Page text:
Is that always how it happens in practice? Of course not. But that is the expectation. A coach or a parent or a player has to work to make the experience ugly. It certainly happens—I’d guess anyone who has played or had a child play a youth sport has seen it happen—but that really does tend to be the exception rather than the rule. In many respects, this part of youth baseball remains very much unchanged from when I was a skinny little kid getting his one all-star invite some three decades (or maybe a bit more) ago.
In the spring, all the kids on that Jackie Robinson West squad played on a local league team, too—you have to in order to be eligible to play in Williamsport. But when the local season ends, the baseball travel season begins. And that is an entirely different animal.
Travel baseball flips the whole youth sports paradigm on its head. No more “everyone can play.” Instead the concept is that you are taking the best players in an area (or, as in the case of Jackie Robinson West, maybe a little more than an area…) and pitting them against other areas’ best kids. This concept creates an inherently different vibe. For while the attentive coaches and parents can work to keep the focus on player development, teamwork, and friendly competition, the fundamental premise of travel sports elevates winning to a primary level.
Without a shadow of a doubt, I have seen more poor behavior among coaches and parents in one season of coaching travel ball as I have in all my seasons in local leagues combined. Coaches that kick their 10-year-old kid off the pitching mound for crying (really, that happened). Parents threatening to “go get their gun” when an umpire misses a call (really, that actually happened). Coaches using a typo in our team’s lineup card to take a big hit away from one of our kids, and strutting off the field like they are some modern day John McGraw (I still can’t believe that one happened).
But the issues with travel baseball run deeper than just swinging open the door for hyper-competitive behavior among parents, coaches, and players. I have also seen what travel baseball has done to undermine the value of local leagues.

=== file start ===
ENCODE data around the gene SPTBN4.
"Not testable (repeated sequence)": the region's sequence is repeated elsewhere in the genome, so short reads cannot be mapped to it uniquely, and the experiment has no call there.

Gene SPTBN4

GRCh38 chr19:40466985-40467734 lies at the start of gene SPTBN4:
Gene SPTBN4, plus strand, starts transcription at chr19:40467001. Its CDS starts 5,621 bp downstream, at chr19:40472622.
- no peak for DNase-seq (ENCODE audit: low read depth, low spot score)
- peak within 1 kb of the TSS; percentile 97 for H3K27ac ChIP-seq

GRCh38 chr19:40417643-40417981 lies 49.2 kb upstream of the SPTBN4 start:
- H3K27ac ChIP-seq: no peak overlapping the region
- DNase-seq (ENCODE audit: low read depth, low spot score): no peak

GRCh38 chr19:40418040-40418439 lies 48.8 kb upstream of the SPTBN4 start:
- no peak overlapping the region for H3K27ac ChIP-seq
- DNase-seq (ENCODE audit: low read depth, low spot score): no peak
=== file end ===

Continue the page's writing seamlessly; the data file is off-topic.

When I was growing up, each local league coach selected the two top players on their team for the league all-star team. This put real value on not only your skill, but impressing your coach enough to make him want to choose you. This reinforced that “team first” attitude no matter what your skill level, as a talented but selfish ballplayer could get passed-over (and I saw that a couple of times when I was playing).
Last year, when I was put in charge of organizing the “B” summer travel team for my local league, I was told that I needed to have a tryout because everyone who expressed interest needed to have the opportunity, and we had almost 50 kids who were interested and we were taking only 15. So I tried a hybrid approach in which we evaluated the kids and came up with a preliminary pool, but then consulted with the kids’ coaches to get some honest feedback. That did make a difference, as several kids who were on the cusp of making the team were left off because of coach feedback about their hustle and sportsmanship. It was a difficult, sometimes acrimonious process, but in all I thought it was a good one.
That, however, is not the process that my league is using this year. Why? Because all the other travel teams in the area were selecting their players for the summer team that previous fall. This gives these teams a chance to play fall ball together, train over the winter, practice in the spring, and feel like a fully solidified team in the fall.
Finish Strong (and silly)!
There is no doubt that such a system gives a group of kids a competitive advantage. My Arlington Aces ended up on a big winning streak at the end of our summer season, and were the first B Team to make the finals of our local tournament. But it took us the first 2/3 of the season for the coaches to really get familiar with the team, and for the team to feel like they were a team.
So now, both the A and B teams for our league are trying out in the fall as we don’t want to lose the “arms race” to the other league travel teams, not to mention the “club teams” that are independent of any league sensibilities. For more on that point let me recommend Andrew McCutchen’s brilliant piece Left Out. Once we’ve selected these kids, we of course want to give them every advantage the other teams are getting. That’s nice for the kids who make it, but by doing this it makes the house league seem like a superfluous requirement that the better players just have to do.
Indeed, I have heard a number of our travel players over the years scoff at the house games as “just practice.” Having to play for the non-travel coaches and with non-travel players becomes an annoyance, and the best of what local league baseball can give to all players is diminished in the process. At the end of the day, the players most likely to carry the lessons that house ball beyond the youth level are now, due to the structure of the game, least likely to truly inculcate them.
What those who led Jackie Robinson West did was a symptom of the larger disease that is the increasing “professionalization” of youth travel baseball. And as one involved in that very phenomenon, this incident has caused me to take pause of what I am doing, how I will be coaching, and how my league approaches travel baseball. For while I’m very proud that my son “made the team,” I have made sure that he knows that his pals on our Blue Wahoos team are counting on him just as much as his travel team is.
I’m not sure there is any simple solution, but perhaps by understanding the problem a bit better, we can seek paths that better enable the game of baseball to work for our kids, rather than the other way around.